Only Matthew tells us, once the leadership has Jesus in their hands, that they decided to kill him. Only Matthew tells us of Judas’ repentance, which, oddly enough, results in a burial place for non-Jews. Only Matthew tells us of Pilate’s wife, who proclaims Jesus innocent. It is only in Matthew that Pilate tells us Jesus’ death will be murder – the shedding of “innocent blood.,” and only Matthew tells us of the willingness of the people to be guilty of such atrocity, but to have their children be guilty too. And only Matthew tells us that those who determined to kill Jesus were so concerned that they were making a mistake, that they asked to post a guard so that Jesus could not come out of his tomb.
Of Matthew 27, one scholar writes: “There is terror in this text. The mocking and torture of the innocent and righteous son of God are not intended to make sense, but rather, to shatter sense, to portray the depths of irrational human depravity.” And as you become aware of Matthew’s focus, you see emphasized the injustice of it all.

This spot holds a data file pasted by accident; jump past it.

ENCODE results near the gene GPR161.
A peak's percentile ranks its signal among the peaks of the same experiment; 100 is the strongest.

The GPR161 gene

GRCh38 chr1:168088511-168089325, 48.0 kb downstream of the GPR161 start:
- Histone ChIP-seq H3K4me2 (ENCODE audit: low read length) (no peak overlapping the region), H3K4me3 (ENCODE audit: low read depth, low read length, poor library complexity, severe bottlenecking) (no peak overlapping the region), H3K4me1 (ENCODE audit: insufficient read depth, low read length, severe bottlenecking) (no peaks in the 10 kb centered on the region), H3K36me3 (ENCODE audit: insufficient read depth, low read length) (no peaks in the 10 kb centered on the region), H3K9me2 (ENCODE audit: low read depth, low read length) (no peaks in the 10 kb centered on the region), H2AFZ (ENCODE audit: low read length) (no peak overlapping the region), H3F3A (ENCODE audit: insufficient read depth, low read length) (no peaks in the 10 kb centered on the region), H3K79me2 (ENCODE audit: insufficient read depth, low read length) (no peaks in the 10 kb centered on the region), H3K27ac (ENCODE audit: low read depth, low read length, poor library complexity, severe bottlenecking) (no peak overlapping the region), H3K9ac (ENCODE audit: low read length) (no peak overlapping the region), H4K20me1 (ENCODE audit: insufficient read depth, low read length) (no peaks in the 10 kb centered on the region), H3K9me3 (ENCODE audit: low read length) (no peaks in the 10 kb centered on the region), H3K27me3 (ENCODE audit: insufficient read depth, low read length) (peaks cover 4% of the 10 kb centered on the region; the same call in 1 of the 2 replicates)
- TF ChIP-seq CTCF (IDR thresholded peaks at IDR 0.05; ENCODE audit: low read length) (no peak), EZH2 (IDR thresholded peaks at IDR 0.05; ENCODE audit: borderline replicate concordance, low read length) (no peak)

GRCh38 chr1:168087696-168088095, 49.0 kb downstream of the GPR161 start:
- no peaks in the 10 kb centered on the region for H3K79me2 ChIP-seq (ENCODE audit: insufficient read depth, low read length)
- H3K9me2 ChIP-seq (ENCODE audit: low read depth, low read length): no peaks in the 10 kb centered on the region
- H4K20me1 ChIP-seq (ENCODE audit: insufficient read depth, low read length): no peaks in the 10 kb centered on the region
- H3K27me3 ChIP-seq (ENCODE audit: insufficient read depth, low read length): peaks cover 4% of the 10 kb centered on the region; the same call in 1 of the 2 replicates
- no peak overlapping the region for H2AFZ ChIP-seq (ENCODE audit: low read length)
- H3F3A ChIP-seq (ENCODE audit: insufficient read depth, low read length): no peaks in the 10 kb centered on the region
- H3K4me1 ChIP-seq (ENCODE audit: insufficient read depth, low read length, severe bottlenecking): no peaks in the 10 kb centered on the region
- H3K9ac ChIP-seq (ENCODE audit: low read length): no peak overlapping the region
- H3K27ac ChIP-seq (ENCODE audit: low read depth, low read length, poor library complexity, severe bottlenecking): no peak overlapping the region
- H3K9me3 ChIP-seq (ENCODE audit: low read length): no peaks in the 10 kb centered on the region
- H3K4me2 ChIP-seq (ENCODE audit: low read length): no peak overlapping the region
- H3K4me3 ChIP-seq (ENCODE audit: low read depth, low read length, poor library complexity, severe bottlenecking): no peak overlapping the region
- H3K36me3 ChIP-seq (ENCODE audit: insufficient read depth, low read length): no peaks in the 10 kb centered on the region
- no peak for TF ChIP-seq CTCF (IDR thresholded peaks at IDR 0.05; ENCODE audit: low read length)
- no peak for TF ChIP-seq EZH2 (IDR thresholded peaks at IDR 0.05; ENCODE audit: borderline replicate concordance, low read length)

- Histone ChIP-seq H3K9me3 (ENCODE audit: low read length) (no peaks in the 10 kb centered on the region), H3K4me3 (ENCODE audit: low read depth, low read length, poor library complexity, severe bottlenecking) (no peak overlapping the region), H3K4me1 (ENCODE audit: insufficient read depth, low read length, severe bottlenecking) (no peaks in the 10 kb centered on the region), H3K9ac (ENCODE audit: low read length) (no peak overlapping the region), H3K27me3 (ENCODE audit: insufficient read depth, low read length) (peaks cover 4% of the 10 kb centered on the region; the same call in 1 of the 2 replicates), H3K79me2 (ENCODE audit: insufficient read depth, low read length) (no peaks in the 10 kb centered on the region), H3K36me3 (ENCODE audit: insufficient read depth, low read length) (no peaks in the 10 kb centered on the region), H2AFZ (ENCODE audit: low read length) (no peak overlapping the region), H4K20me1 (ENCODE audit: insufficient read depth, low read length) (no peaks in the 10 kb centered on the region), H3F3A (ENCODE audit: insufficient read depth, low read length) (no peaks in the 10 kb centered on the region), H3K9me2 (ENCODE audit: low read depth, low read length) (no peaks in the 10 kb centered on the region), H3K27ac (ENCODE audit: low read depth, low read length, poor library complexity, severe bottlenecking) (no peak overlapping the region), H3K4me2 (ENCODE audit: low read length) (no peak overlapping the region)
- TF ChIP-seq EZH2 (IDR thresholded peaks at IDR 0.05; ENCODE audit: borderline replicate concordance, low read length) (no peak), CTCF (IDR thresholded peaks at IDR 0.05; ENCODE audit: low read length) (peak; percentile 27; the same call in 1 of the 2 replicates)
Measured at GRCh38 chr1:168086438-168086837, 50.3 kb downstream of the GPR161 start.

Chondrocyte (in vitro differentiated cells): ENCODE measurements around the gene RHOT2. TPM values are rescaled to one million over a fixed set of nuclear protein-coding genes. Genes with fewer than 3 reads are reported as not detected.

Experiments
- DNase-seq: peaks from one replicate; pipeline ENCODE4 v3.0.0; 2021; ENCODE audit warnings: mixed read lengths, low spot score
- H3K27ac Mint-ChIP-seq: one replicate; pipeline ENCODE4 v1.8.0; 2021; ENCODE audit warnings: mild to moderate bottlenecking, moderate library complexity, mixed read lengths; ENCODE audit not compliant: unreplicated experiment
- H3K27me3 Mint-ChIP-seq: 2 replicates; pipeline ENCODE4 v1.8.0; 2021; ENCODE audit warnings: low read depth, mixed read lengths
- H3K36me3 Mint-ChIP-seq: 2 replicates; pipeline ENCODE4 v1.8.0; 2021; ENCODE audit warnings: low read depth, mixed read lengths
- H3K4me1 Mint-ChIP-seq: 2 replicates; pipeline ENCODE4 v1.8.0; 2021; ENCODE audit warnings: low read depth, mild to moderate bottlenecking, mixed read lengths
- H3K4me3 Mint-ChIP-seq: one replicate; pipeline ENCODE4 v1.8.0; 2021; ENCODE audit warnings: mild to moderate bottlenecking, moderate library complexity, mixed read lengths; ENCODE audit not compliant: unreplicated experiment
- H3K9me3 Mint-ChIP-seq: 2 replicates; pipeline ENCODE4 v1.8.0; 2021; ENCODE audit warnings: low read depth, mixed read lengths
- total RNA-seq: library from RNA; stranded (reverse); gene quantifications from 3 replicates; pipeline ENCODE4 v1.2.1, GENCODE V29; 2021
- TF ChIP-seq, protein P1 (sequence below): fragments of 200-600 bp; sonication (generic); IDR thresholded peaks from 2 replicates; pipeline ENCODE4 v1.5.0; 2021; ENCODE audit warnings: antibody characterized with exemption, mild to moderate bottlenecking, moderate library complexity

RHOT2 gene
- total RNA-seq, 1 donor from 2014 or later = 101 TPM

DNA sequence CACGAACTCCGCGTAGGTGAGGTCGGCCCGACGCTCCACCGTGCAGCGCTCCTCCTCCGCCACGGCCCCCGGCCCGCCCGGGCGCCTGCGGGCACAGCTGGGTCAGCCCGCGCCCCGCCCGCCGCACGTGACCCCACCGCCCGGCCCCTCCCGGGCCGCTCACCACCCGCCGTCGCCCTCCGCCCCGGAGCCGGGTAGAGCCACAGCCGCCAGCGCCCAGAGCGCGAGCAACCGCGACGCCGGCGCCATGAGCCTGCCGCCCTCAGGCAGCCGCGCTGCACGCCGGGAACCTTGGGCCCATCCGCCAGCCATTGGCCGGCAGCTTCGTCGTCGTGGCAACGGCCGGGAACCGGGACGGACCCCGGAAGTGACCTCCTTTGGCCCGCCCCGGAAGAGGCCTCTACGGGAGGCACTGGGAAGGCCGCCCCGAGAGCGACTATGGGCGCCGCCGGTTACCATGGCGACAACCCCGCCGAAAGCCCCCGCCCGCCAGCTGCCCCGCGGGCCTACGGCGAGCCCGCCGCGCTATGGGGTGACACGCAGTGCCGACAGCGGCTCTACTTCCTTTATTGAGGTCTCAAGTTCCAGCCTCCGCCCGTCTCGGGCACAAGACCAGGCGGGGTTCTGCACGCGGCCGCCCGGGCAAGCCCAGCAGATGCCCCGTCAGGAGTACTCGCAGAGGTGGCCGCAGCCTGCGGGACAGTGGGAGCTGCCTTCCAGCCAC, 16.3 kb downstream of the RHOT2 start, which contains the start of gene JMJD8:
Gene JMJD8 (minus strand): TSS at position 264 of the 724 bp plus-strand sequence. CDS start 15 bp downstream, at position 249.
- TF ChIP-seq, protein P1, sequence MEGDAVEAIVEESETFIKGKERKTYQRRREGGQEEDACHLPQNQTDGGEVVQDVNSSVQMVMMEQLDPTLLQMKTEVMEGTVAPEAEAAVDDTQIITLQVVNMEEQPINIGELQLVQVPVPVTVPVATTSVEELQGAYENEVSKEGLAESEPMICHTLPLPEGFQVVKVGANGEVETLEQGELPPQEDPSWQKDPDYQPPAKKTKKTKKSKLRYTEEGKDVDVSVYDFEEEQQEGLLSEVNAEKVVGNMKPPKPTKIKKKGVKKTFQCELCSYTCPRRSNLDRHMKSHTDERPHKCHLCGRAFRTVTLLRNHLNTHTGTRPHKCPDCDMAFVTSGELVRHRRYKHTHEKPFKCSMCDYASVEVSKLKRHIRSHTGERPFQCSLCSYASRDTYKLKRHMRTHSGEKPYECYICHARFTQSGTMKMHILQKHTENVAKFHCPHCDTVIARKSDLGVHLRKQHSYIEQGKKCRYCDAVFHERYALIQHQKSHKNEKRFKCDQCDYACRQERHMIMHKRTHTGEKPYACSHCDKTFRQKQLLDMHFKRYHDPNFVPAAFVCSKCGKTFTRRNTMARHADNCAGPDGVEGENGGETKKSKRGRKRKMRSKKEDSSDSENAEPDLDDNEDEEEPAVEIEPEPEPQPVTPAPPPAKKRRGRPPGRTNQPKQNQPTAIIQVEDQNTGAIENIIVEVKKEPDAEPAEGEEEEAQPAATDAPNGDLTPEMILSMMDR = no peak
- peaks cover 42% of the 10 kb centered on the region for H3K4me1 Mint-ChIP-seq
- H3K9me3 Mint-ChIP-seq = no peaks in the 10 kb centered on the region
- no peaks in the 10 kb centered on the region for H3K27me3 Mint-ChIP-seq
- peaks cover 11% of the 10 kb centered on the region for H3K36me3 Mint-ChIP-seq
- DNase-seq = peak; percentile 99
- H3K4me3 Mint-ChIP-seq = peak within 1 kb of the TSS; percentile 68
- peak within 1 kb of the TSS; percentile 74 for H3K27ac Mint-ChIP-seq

And you have to wonder: “Where was Jesus’ father?” Where was God? The absence of divine action is underscored by the words of the crowd (also only in Matthew) “He trusts in God, let God deliver him now if he desires him, for he said: “I am the son of God.”
But God is not silent. At Jesus’ death the earth quakes, rocks split open, tombs are opened, and when Jesus is raised, so are many other people. The power of the resurrection is too great to be confined to just one person – even Jesus. Its blessing spills over into the lives of the holy.
The silence of God at times is beyond our understanding, beyond our sense of justice. But as Matthew indicates, it does not signal an unjust, uncaring, or impotent God, but a God whose response is likely to be life-changing.